Unpacking Ukraine: Invasion and Resistance

In the days since February 24, Ukraine has been rocked by the perpetual siege of Russian forces. This war, which marks a contrast from the relative peace that characterizes post-World War II Europe, has taken the continent by storm, marking a newfound era of outright aggression and Russian backlash against the West. In its brief 30-year history, Ukraine, a country with democratic leanings, has routinely been caught between the influences of the West and Russia, with whom Ukraine shares a significant degree of culture and history. This clash of influences is a core cause of the ensuing conflict, one which leaves over 40 million Ukrainians at the behest of an uncertain power struggle between its invaders and the rest of the international community.  

To understand the unfolding of the conflict, it is important to recall the historical relationship between Russia and the West during the Cold War and the eventual dissolution of the Soviet Union in 1991. For Russia, this dissolution translated to a fundamental loss of global power; for the United States and its allies, it ensured the reign of Western dominance. In the years since the fall of the Soviet Union, NATO, the security alliance between the United States and its European allies, has expanded, inching eastward into former Soviet territory. Russia, specifically its president Vladimir Putin, who has called the collapse of the Soviet Union “the greatest geopolitical catastrophe of the 20th century,” views this growth as a security threat.  

Arik Burakovsky, the assistant director of the Russia and Eurasia program at the Fletcher School of Law and Diplomacy, outlined Russia’s growing agitation with NATO expansion. “Back in December, the Russian Foreign Ministry submitted draft treaties to NATO and the United States… ask[ing] for a variety of security guarantees,” Burakvosky said. These security guarantees revolved around the military activities of Western powers in the region, and, notably, the promise that Ukraine, a former Soviet republic, be denied NATO membership.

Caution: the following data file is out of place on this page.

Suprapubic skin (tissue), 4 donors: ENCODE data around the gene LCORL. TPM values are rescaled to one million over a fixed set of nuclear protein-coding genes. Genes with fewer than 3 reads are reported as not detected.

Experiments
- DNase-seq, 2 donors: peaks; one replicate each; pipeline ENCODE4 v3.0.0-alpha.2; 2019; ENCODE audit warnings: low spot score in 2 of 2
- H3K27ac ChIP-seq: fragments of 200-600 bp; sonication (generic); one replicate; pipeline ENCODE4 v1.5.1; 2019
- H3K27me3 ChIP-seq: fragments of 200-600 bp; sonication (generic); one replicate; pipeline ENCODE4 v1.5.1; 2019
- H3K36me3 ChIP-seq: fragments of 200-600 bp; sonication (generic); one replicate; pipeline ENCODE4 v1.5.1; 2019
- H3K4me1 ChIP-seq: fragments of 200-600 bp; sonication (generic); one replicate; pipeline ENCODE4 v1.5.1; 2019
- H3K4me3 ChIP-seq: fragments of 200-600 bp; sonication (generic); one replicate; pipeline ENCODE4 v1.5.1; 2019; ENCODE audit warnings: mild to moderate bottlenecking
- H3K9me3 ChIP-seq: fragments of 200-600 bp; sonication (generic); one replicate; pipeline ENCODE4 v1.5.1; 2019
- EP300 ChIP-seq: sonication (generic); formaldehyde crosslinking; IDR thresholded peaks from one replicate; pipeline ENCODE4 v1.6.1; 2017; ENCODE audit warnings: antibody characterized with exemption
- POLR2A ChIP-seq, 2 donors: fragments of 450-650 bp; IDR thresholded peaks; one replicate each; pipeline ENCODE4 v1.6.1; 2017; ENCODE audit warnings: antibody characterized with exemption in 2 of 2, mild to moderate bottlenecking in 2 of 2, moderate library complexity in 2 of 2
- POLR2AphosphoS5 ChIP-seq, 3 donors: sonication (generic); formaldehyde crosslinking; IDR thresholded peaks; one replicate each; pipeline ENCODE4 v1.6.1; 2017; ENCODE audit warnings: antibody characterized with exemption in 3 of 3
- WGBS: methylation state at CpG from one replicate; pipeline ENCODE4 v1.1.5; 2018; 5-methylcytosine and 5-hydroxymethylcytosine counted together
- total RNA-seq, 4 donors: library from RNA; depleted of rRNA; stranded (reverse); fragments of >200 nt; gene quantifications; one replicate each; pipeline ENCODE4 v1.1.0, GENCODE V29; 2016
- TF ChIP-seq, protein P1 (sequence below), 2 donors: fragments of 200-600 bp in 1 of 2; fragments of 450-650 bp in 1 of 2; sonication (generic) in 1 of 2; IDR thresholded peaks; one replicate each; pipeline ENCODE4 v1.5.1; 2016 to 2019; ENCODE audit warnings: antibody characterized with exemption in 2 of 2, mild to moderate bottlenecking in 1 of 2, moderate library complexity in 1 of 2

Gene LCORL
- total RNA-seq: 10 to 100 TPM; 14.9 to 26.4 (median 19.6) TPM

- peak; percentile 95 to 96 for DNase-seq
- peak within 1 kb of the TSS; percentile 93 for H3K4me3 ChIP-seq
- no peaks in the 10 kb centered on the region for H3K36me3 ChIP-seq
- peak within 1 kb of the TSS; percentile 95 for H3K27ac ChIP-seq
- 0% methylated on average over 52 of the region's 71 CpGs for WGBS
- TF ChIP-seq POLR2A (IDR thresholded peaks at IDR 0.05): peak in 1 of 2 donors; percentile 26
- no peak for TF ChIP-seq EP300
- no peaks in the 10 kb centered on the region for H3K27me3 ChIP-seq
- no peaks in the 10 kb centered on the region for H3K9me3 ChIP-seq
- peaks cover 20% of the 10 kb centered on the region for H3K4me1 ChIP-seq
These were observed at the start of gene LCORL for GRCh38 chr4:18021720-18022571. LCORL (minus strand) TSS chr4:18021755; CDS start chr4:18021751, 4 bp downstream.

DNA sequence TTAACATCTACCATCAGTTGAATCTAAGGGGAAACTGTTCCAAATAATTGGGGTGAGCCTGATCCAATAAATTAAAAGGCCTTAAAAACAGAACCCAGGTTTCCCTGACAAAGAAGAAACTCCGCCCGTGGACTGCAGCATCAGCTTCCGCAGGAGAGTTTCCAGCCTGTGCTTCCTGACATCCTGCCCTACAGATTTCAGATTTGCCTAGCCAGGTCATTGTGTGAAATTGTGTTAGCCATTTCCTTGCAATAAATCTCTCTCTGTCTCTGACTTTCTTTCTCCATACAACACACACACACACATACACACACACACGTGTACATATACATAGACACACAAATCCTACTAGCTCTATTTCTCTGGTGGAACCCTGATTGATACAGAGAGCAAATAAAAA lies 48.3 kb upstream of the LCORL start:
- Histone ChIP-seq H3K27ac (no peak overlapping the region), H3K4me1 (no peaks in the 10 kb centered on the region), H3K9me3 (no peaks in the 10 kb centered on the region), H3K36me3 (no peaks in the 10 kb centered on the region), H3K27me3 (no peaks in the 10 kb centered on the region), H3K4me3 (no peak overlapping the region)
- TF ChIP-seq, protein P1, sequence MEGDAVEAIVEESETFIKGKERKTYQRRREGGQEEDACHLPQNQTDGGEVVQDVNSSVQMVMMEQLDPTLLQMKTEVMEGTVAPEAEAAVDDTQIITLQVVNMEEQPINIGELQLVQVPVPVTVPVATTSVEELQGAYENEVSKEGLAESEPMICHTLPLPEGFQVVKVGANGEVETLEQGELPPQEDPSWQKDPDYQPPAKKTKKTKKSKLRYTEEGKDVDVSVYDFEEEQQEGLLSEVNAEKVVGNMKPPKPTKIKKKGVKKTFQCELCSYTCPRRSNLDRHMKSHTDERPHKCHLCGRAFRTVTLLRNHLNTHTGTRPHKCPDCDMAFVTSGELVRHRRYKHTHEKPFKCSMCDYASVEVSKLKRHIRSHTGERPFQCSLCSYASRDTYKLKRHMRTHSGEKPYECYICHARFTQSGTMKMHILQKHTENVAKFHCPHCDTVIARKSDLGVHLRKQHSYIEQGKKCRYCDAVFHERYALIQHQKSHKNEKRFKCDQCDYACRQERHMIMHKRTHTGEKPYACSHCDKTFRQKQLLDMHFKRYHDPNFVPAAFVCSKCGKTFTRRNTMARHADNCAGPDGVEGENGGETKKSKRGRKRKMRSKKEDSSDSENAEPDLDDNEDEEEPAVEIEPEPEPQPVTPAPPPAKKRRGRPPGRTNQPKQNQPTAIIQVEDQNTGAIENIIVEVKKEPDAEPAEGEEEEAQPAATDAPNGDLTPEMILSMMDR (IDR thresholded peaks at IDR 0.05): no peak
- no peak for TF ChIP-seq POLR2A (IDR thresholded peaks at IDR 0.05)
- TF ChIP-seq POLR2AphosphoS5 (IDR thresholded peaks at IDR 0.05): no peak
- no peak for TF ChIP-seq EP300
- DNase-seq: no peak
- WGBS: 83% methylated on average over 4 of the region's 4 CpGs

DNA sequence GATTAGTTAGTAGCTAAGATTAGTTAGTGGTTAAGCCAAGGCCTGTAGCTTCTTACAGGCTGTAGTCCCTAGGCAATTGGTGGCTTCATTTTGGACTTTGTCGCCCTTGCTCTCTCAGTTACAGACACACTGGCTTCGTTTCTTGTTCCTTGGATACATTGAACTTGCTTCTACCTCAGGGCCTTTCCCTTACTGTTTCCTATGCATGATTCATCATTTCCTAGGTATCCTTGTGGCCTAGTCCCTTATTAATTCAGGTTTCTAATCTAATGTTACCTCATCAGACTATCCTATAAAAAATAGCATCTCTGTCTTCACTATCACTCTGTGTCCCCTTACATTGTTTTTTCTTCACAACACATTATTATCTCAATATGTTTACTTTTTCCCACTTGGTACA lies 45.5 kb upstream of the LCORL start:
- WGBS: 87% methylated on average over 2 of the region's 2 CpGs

Burakovsky explained, “When the United States and NATO did not make concessions to Russia, Putin decided that it was time to act.”  On March 8, 13 days after the beginning of the invasion, Ukraine’s President, Volodymyr Zelenskyy, declared he would no longer be pressing for Ukrainian NATO membership, a decision seen by many as a move to placate Moscow.

In a speech released in the early hours of February 24, Putin made his case for the “special military operation,” that is the invasion of Ukraine: “It is a fact that over the past 30 years we have been patiently trying to come to an agreement with the leading NATO countries regarding the principles of equal and indivisible security in Europe… We cannot stay idle and passively observe these developments… For our country, it is a matter of life and death, a matter of our historical future as a nation.”  

Burakovsky gave further insight into Putin’s claims to Ukraine, “Russia sees Ukraine as part of its identity. In some sense, the birthplace of Russia is Kyiv.” The relationship between Russia and Ukraine begins with Kievan Rus, the first East Slavic state. The fall of Kievan Rus in the 13th century led to the region being split into pieces that eventually evolved into the modern states of Russia, Ukraine, and Belarus. Russia and Ukraine are additionally both successor states of the Soviet Union.

Artem Dinh, a third-year Ukrainian student, also spoke on the interlinked historical identities between Ukraine and Russia, “The impact of this conflict is you have people fighting other people that share nearly the same identity; they share the same balances. They watch the same TV shows, they listen to the same music, they watch the same movies, they use the same flags.” 

Despite the countries’ shared history, Ukraine has fought for its independent identity; it is a nation with its own language, culture, and political system. Since Ukrainian independence in 1991, the country has moved towards becoming a young democracy, unlike Russia, which has moved increasingly towards autocracy, a system in which absolute power rests with a single individual. For Putin, Ukrainian democracy is an ideological shift that places the nation deeper under the West’s influence. Burakovsky explained how this shift has led to Putin’s current efforts, “[He] wants to make sure that the government in Kyiv is loyal to Russia.”

Oxana Shevel, an associate professor specializing in the politics of the post-Communist region surrounding Russia, outlined the consequences of the ensuing conflict. “For Ukraine, it’s an existential threat to its survival as a sovereign state.” Additionally, “the very idea that in this age a member of the Security Council [Russia] can violate the UN Charter and the principles of international law and try to annihilate neighboring countries’ sovereignty… has implications for the kind of world we live in.”